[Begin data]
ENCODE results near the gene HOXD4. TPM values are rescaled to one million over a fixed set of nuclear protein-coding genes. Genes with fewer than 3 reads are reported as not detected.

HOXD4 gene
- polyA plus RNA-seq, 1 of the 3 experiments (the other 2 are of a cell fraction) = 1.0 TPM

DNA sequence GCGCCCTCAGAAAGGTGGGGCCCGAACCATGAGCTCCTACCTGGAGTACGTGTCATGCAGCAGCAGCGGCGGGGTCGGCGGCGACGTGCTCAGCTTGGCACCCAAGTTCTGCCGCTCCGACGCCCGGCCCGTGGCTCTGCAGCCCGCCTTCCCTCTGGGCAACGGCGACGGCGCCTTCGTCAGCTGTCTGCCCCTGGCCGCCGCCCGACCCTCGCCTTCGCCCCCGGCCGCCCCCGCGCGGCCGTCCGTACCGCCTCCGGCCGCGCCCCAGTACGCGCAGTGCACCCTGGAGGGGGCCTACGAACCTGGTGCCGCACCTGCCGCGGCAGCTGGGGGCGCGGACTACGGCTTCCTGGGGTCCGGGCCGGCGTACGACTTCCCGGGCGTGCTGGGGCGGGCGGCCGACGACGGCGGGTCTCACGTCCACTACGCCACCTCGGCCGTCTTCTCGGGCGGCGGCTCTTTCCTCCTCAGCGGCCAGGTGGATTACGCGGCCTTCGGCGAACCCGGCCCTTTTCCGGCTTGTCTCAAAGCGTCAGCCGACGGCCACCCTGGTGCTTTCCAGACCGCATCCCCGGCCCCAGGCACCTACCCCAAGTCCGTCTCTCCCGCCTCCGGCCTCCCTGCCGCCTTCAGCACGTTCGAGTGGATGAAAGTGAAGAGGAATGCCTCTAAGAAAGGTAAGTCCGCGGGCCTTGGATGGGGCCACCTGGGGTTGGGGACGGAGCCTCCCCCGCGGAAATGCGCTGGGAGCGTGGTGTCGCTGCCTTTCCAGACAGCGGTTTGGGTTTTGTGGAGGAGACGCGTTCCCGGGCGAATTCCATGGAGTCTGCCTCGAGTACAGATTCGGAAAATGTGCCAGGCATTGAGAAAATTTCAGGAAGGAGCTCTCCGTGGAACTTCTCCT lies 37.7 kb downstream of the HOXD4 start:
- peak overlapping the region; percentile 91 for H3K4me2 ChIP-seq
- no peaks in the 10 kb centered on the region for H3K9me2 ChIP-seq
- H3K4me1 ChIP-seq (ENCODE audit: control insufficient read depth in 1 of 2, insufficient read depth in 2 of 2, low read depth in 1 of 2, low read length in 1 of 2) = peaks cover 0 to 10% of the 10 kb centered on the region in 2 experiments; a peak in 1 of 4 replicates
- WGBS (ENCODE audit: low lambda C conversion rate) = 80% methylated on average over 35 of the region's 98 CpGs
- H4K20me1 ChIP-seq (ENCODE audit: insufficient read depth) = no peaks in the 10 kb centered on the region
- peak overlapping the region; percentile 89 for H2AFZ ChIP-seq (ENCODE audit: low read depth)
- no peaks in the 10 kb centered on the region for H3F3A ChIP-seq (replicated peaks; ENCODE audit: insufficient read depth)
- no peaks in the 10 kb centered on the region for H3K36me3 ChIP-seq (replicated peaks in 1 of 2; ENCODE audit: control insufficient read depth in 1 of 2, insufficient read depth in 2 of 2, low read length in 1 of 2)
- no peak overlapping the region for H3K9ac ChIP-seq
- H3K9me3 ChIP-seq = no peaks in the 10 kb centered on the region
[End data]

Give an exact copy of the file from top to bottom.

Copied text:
ENCODE results near the gene HOXD4. TPM values are rescaled to one million over a fixed set of nuclear protein-coding genes. Genes with fewer than 3 reads are reported as not detected.

HOXD4 gene
- polyA plus RNA-seq, 1 of the 3 experiments (the other 2 are of a cell fraction) = 1.0 TPM

DNA sequence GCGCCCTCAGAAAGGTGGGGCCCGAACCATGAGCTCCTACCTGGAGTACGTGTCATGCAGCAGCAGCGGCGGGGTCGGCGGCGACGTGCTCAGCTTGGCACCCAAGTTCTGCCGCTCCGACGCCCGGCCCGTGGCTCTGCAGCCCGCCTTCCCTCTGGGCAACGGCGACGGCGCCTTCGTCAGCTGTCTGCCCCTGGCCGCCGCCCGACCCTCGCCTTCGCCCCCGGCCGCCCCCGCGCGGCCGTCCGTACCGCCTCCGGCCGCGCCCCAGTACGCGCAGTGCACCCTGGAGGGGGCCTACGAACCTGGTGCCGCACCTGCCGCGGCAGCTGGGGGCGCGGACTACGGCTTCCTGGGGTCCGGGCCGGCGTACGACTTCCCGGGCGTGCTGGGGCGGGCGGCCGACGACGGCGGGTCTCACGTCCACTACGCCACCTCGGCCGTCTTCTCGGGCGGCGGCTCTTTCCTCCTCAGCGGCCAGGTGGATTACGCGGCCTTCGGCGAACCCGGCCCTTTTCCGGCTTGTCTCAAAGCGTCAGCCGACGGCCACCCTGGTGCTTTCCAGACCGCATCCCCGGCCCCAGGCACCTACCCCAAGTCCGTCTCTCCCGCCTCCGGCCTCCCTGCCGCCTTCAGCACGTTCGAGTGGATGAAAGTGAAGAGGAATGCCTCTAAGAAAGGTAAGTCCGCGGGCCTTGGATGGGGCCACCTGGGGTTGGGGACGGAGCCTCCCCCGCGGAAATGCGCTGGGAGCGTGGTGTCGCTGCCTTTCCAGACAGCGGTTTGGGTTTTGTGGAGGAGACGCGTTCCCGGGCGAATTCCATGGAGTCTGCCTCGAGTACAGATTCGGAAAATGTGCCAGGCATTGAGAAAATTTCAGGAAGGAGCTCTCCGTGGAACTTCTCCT lies 37.7 kb downstream of the HOXD4 start:
- peak overlapping the region; percentile 91 for H3K4me2 ChIP-seq
- no peaks in the 10 kb centered on the region for H3K9me2 ChIP-seq
- H3K4me1 ChIP-seq (ENCODE audit: control insufficient read depth in 1 of 2, insufficient read depth in 2 of 2, low read depth in 1 of 2, low read length in 1 of 2) = peaks cover 0 to 10% of the 10 kb centered on the region in 2 experiments; a peak in 1 of 4 replicates
- WGBS (ENCODE audit: low lambda C conversion rate) = 80% methylated on average over 35 of the region's 98 CpGs
- H4K20me1 ChIP-seq (ENCODE audit: insufficient read depth) = no peaks in the 10 kb centered on the region
- peak overlapping the region; percentile 89 for H2AFZ ChIP-seq (ENCODE audit: low read depth)
- no peaks in the 10 kb centered on the region for H3F3A ChIP-seq (replicated peaks; ENCODE audit: insufficient read depth)
- no peaks in the 10 kb centered on the region for H3K36me3 ChIP-seq (replicated peaks in 1 of 2; ENCODE audit: control insufficient read depth in 1 of 2, insufficient read depth in 2 of 2, low read length in 1 of 2)
- no peak overlapping the region for H3K9ac ChIP-seq
- H3K9me3 ChIP-seq = no peaks in the 10 kb centered on the region